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last updated: 20th February 2015

Regardless of the estimated value of the requirement, it will be necessary to identify possible suppliers from whom to obtain details upon which you can make an informed decision on where to place your order or award a contract. How you identify the suppliers will depend, in the main, on the estimated value of what is needed, for example, suppliers for lower value requirements can be identified using your own knowledge, trade magazines etc.

Higher value requirements
For higher value requirements, especially where the expected value exceeds the EU thresholds, an advertisement will be place to which a number of suppliers may respond. In these instances, it may be desirable or necessary to make an initial assessment of the applicants’ to determine their suitability and ability to perform the proposed contract.  In EU terms, this is the selection process completed at the end of the first stage – where applicants express an interest in the tender.

Firms who express an interest are evaluated against the selection criteria published in the contract notice.  This set of criteria evaluates the applicant’s suitability (in terms of its character ie payment of taxes, bankruptcy, criminal activity etc), its economic and financial standing and its technical ability to perform the contract.

This information may be obtained in one of two ways, either:

  • the contract notice lists the information that is to be provided along with the applicant’s request to participate in the tender exercise, or, more commonly,
     
  • the applicant completes a Pre-Qualification Questionnaire (PQQ), sometimes also called an Expression of Interest (EOI) or Vendor Questionnaire.
     

The PQQ tends to be more popular because the responses should arrive in a structured manner and be easier to assess following a methodical process.

After the applicants that have submitted the required information and have been evaluated, they are allocated into one of two groups: the applicants that have failed to meet the stated selection criteria and those that have passed.  Depending on the numbers, it may then be necessary to rank the applicants in the ‘passed’ group, in order to reduce the number to be invited to tender to a reasonable number.  It is important that the number invited to submit tenders should be sufficient to ensure competition and under the EU legislation minimum numbers are stipulated: restricted (5), competitive dialogue (3) and negotiated (3) procedures, assuming that this minimum number meets the published selection criteria.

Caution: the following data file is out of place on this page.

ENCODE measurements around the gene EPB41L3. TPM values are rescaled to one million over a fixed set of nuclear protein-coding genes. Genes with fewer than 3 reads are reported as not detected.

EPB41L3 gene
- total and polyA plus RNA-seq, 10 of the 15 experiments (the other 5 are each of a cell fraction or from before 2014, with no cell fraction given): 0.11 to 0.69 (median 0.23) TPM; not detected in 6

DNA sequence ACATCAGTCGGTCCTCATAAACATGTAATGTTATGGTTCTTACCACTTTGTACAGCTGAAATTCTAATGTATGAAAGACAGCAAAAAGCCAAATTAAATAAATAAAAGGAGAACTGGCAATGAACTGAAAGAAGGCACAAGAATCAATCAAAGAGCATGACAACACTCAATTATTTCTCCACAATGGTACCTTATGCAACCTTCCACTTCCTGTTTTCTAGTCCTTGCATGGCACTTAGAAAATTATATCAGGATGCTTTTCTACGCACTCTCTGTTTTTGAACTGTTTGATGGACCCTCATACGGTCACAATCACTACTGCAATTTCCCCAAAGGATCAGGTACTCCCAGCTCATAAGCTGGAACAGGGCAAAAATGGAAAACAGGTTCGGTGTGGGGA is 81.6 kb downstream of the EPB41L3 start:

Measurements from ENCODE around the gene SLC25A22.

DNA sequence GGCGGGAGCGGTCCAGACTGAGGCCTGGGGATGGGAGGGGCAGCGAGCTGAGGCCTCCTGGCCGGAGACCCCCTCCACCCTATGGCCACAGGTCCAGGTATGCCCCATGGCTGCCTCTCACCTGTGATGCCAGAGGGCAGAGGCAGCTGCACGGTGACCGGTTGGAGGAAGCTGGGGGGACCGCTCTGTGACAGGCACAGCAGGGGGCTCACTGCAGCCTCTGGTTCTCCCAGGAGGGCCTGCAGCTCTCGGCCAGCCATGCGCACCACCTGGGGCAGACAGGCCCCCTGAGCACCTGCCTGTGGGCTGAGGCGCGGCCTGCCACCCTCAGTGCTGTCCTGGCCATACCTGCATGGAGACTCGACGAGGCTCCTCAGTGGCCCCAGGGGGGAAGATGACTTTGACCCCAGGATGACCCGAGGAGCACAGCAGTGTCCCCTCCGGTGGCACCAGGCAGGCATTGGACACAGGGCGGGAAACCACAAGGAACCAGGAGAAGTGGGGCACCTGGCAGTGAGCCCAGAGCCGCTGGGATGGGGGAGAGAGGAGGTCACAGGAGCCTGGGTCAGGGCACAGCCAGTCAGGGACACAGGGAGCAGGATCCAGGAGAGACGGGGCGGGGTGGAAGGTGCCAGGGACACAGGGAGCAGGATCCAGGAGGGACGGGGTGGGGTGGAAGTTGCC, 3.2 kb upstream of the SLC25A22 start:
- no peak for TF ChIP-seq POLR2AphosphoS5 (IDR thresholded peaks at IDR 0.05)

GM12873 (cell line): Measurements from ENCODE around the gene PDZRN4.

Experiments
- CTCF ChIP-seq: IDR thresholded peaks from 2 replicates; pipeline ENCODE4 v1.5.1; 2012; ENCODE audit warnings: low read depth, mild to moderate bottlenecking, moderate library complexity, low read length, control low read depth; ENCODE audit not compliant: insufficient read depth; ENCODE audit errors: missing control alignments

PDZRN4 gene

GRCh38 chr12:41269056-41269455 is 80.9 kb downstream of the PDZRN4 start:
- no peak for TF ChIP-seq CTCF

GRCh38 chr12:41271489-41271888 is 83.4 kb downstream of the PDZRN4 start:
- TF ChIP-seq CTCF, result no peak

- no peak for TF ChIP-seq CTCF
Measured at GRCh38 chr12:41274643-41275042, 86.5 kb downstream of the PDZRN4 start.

Any applicants not short-listed, and not invited to submit tenders, should be advised at this time and, if they request it, be de-briefed giving reasons for their failure to proceed to the tender stage.

Note: Even when using an open procedure (ie all bids are assessed), there is still a need to assess each tenderer against the published selection criteria to ensure that they are suitable suppliers and considered capable (in financial and technical terms) of fulfilling the contract requirements.  This is before the bids are evaluated against the published award criteria.

For lower value requirements please refer to the guidance contained in the Procurement Cycle section. For commodity-type requirements, please refer to the work of the Consortia and the National Working Parties.

 

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